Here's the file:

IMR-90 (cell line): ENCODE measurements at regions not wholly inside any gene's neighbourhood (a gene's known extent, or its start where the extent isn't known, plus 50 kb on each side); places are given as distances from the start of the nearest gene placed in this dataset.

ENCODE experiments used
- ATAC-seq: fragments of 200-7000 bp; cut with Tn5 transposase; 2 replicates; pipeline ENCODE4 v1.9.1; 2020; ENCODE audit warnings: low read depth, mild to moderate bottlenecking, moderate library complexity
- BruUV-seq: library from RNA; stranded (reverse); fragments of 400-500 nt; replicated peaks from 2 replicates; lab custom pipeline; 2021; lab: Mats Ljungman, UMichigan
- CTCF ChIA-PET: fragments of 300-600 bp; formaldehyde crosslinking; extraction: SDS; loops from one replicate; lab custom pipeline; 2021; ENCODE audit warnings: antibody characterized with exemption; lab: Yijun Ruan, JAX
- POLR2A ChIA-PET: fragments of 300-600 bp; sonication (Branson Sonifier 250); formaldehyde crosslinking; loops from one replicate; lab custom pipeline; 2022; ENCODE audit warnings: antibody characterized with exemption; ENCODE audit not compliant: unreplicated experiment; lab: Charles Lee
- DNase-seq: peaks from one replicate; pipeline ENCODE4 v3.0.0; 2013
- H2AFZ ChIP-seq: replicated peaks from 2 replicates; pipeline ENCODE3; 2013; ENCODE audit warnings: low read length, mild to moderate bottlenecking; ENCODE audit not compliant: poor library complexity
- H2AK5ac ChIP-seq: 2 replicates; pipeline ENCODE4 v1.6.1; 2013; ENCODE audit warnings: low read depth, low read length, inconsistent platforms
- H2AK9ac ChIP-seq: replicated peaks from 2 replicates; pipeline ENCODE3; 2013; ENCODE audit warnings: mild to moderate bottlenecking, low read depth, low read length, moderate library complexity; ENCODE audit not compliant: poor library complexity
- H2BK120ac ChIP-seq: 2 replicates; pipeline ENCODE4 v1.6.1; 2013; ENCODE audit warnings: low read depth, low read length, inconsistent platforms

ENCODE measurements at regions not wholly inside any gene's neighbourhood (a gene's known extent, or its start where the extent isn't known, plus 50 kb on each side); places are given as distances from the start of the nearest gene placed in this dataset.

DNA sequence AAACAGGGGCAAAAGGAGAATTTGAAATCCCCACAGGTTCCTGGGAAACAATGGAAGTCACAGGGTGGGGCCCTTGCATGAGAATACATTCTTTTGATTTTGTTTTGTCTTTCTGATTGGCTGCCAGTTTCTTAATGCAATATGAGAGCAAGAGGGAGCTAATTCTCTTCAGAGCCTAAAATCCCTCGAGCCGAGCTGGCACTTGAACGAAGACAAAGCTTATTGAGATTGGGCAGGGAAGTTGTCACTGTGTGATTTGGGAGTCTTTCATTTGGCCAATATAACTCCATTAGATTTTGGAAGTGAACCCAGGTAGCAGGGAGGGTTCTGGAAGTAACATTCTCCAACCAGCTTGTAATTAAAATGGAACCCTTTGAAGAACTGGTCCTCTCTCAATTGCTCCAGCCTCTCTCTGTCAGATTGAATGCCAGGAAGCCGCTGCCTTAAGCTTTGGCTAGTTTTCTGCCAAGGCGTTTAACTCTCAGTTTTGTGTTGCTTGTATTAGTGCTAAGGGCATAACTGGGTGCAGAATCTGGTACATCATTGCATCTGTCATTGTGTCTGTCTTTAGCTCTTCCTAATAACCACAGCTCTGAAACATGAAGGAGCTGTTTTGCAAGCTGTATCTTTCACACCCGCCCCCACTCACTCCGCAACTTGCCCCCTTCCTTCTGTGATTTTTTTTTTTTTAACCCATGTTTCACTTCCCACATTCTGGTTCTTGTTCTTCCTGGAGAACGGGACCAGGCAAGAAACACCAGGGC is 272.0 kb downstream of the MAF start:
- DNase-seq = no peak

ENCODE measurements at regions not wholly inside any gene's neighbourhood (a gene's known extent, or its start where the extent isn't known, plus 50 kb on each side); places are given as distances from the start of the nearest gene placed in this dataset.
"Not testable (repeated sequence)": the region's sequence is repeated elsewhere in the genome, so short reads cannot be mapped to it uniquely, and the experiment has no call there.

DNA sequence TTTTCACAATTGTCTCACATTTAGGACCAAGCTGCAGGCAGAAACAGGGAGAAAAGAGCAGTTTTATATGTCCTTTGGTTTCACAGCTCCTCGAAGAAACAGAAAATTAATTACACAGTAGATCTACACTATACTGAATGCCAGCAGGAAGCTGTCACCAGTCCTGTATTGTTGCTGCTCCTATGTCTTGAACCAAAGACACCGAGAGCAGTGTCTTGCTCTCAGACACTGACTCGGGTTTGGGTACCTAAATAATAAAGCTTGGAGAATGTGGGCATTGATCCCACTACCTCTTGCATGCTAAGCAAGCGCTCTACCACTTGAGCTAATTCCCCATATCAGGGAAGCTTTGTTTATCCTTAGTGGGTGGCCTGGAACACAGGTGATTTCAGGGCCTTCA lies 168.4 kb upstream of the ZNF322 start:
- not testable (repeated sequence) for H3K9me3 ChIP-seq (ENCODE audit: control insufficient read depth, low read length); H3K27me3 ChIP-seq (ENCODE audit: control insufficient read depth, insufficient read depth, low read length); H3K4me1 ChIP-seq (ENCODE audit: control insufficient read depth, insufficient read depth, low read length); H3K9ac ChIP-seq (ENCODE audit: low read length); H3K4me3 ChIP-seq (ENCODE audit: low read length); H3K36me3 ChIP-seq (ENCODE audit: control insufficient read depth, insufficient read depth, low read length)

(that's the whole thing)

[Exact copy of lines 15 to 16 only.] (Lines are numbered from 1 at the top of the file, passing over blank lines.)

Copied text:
ENCODE measurements at regions not wholly inside any gene's neighbourhood (a gene's known extent, or its start where the extent isn't known, plus 50 kb on each side); places are given as distances from the start of the nearest gene placed in this dataset.
"Not testable (repeated sequence)": the region's sequence is repeated elsewhere in the genome, so short reads cannot be mapped to it uniquely, and the experiment has no call there.